Lastly, please consider the final stage of the upgrade process – testing! You've probably/hopefully performed enough tests so you're convinced it works in the way you expect but your customers may have different expectations. They will almost certainly want to perform their own tests. My current project includes a third party finance application. What I want to do is produce reports for the same point in time in the old and the new systems and compare the totals and individual line items between the reports. If I can't generate comparable reports then I'd have to do this comparison by checking the individual lines. If I do it manually I'll get a much lower level of coverage and the edge cases might be missed. If I can't do the comparisons at a fine grain level then I can't track down where any problems are occurring.

My summary is below but I'd love you to send me some additions.

  • Minimise manual upgrade actions
  • Talk to your users/customers
  • How do they actually use the product?
  • Can you get a copy of their data to do some test runs?
  • The customer is always right. Any deviation from your expectations is free market research
  • Make it easy for your users/customers to do their own testing

About the author

Robert Annett Robert works in financial services and has spent many years creating and maintaining trading systems. He knows far more about low latency data systems and garbage collection than is good for anyone. He likes to think of himself as a pragmatist who loves technology but uses what's appropriate rather than what's cool.

When not pouring over data connections or tormenting interviewees with circular reference questions, Robert can be found locked in his shed with an impressive collection of woodworking tools.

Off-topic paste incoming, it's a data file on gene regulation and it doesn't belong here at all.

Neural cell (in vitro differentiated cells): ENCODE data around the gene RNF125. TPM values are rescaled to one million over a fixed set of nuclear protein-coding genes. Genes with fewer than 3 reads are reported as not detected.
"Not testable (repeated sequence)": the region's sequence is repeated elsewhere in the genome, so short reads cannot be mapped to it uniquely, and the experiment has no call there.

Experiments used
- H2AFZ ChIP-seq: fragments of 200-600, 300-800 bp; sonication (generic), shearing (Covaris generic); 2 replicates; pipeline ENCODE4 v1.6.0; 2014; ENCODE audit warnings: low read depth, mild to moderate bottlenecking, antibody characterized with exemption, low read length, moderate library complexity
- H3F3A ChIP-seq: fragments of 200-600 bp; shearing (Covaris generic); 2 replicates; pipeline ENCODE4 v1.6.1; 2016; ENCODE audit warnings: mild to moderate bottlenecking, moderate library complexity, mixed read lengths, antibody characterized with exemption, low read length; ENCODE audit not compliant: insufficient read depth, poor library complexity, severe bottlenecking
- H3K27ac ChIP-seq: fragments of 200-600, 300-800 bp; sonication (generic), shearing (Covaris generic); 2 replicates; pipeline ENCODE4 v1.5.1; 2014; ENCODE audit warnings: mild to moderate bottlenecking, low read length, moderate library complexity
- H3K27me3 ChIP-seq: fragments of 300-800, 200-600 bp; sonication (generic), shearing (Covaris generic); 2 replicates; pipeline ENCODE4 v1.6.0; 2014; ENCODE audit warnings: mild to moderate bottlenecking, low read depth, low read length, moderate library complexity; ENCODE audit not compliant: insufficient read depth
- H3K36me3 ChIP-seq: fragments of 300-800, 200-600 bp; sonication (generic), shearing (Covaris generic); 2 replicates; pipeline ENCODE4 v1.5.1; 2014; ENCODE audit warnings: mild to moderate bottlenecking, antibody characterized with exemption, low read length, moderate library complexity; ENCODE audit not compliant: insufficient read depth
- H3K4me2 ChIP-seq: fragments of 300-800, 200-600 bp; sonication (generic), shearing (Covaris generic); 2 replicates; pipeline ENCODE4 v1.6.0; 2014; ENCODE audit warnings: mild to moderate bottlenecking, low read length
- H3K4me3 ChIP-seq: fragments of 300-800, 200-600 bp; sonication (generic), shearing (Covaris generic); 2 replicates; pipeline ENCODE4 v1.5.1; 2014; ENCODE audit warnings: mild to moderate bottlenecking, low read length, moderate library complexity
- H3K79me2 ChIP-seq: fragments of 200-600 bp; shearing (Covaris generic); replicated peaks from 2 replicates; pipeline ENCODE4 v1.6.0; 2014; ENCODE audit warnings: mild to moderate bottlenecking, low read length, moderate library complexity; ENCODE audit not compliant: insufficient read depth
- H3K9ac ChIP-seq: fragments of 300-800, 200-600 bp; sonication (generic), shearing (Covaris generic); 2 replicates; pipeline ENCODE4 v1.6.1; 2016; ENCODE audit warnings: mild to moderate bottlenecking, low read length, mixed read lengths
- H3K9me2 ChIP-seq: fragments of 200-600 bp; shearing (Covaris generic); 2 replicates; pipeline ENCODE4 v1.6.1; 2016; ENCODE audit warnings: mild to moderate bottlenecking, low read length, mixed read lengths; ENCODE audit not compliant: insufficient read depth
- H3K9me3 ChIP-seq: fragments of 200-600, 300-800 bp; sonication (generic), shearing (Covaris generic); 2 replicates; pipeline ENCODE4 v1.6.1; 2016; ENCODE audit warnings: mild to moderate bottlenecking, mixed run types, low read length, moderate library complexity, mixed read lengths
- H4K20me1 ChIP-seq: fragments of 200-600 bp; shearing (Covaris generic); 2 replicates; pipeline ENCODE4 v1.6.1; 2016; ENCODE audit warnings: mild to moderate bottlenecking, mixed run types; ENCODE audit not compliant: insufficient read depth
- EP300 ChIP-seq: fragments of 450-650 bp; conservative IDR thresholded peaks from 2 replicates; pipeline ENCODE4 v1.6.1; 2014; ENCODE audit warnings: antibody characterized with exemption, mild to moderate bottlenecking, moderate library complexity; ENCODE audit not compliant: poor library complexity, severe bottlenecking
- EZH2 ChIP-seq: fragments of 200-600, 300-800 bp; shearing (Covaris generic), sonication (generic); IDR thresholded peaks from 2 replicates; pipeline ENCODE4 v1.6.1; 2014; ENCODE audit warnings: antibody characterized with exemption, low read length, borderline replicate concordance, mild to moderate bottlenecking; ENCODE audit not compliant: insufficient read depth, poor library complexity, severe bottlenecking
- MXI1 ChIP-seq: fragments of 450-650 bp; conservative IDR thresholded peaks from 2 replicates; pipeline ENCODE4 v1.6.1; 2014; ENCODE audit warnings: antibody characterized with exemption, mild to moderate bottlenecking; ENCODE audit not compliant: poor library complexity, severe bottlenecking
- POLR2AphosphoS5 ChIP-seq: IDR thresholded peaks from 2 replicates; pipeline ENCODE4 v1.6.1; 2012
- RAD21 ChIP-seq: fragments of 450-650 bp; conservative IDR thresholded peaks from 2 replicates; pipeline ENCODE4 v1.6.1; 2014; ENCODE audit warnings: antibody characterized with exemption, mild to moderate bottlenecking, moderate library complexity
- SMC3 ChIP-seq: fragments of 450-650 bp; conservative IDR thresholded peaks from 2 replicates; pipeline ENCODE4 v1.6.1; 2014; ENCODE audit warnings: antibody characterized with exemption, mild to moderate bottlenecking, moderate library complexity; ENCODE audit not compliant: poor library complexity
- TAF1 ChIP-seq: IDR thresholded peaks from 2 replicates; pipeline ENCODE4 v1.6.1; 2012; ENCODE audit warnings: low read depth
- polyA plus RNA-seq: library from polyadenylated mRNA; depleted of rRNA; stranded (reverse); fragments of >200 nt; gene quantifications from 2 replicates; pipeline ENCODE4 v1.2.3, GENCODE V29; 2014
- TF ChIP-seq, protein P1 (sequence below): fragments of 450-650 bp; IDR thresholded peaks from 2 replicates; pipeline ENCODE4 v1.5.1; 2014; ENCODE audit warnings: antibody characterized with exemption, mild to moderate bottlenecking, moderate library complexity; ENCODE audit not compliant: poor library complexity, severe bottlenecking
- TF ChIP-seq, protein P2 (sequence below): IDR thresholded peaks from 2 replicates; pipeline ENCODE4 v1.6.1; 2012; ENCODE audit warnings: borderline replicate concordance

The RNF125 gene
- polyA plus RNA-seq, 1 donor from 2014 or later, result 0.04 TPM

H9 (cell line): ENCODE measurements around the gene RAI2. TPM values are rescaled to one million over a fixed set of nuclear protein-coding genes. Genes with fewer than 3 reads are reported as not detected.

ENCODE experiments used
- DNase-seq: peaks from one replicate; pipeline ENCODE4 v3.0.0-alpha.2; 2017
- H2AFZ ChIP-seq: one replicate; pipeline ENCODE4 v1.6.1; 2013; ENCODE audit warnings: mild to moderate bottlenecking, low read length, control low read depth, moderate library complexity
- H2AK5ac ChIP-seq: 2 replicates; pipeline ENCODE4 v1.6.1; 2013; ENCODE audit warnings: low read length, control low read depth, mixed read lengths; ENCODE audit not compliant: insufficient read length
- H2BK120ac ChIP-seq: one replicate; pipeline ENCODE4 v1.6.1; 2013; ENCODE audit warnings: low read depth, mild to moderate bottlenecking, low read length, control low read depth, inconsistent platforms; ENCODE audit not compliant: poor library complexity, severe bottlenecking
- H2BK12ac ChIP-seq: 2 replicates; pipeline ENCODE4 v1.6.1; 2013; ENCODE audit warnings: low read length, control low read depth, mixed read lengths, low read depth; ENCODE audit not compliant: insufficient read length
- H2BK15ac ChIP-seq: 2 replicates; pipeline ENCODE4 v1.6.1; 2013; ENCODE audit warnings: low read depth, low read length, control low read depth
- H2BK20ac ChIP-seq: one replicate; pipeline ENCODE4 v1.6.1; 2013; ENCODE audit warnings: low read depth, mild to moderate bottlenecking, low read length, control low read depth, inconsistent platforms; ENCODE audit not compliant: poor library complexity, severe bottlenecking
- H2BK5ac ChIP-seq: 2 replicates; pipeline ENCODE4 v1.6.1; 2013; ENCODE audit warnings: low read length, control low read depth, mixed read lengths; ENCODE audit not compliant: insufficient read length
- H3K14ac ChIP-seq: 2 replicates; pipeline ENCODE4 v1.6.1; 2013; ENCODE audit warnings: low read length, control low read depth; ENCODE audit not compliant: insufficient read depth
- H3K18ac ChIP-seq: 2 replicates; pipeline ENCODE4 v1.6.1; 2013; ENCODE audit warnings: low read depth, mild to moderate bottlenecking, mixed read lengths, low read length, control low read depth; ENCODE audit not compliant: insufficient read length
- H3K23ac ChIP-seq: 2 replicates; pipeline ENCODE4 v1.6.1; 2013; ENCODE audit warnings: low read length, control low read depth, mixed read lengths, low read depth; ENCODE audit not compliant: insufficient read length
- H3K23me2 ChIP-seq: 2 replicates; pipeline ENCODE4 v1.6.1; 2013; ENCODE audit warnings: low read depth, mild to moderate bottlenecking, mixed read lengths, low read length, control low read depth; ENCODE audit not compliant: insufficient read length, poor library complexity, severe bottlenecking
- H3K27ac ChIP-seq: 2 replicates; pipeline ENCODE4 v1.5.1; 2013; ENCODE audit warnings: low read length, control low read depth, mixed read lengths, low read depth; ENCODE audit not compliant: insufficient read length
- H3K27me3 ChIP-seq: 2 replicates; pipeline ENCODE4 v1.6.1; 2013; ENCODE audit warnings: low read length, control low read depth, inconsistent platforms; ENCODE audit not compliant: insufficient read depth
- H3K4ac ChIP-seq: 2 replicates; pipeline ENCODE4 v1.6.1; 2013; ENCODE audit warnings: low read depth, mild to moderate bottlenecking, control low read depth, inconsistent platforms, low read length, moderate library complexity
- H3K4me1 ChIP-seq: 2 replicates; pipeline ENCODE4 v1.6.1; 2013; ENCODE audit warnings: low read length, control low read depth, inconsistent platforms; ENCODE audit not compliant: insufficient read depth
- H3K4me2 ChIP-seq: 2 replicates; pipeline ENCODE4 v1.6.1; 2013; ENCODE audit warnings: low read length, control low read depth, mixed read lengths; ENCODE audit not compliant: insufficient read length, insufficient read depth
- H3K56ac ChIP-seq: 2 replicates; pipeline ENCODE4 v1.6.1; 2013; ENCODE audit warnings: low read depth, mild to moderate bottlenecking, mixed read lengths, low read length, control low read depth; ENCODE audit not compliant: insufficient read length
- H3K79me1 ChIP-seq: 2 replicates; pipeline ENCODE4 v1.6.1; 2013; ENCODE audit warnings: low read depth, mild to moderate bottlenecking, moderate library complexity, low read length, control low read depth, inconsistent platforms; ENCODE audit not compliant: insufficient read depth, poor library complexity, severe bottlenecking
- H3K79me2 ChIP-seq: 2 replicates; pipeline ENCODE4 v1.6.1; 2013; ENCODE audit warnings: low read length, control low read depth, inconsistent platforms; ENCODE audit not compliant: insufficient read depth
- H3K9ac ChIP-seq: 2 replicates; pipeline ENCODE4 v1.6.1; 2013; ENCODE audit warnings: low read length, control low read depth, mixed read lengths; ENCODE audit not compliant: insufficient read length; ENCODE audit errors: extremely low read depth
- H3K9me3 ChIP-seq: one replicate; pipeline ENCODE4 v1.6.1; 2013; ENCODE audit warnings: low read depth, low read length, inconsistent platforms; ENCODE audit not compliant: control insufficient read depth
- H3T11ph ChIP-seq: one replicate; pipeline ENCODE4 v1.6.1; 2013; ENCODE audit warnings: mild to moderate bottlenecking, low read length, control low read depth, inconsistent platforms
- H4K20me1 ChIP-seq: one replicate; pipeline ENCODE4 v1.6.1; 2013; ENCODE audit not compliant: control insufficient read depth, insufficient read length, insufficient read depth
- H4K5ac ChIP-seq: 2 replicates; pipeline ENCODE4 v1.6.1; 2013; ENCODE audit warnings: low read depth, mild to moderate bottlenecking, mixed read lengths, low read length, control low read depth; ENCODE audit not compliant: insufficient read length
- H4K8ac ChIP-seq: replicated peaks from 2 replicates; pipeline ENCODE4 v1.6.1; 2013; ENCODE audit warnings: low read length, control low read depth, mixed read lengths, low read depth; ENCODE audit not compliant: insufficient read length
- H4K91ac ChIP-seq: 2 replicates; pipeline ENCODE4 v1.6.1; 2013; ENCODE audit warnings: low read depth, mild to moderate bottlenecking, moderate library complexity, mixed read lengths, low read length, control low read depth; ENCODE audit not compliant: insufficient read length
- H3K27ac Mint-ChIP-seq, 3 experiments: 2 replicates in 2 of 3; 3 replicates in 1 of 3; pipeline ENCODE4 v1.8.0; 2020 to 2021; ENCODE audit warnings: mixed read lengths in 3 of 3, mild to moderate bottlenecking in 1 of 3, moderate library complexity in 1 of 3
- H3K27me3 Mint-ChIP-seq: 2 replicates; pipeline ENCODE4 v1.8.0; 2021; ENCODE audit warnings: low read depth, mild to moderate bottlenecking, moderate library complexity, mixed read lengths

E-mail : robert.annett at

Re: Maintainable Systems 2

I’d like to share some of my lessons learned and pass these on.

Consider the current working version (x) sacred – the upgrade process should not touch it because you always need to provide an option to roll-back to (x) – perhaps even a couple of hours after the new version (y) has been deployed.

Design hint: when upgrading, lay the new version (y) along-side and not on top of version (x). This implies a migration of configuration files at the application layer and data migration at the data layer from version (x) to version (y). Think of the upgrade as an ACID transaction and you'll be in good shape.

In a high-availability environment, consider is it possible to run both version (x) and (y) concurrently – this is to support the concept of a rolling upgrade where you upgrade each node in turn.

By far, the trickiest part of designing an upgrade process is considering evolutionary changes to the data schema. New tables, columns or constraints may have been added. You need to pay close attention to changes to the schema during development and always think about what this means for the migration of existing data. It’s usually a good idea to embed the version number in the name of the schema/database.

It’s essential that data created with the old version (x) is available with the new version (y) – but also, ensure that the operations the system provides on the data exhibit a consistent behavior where expected.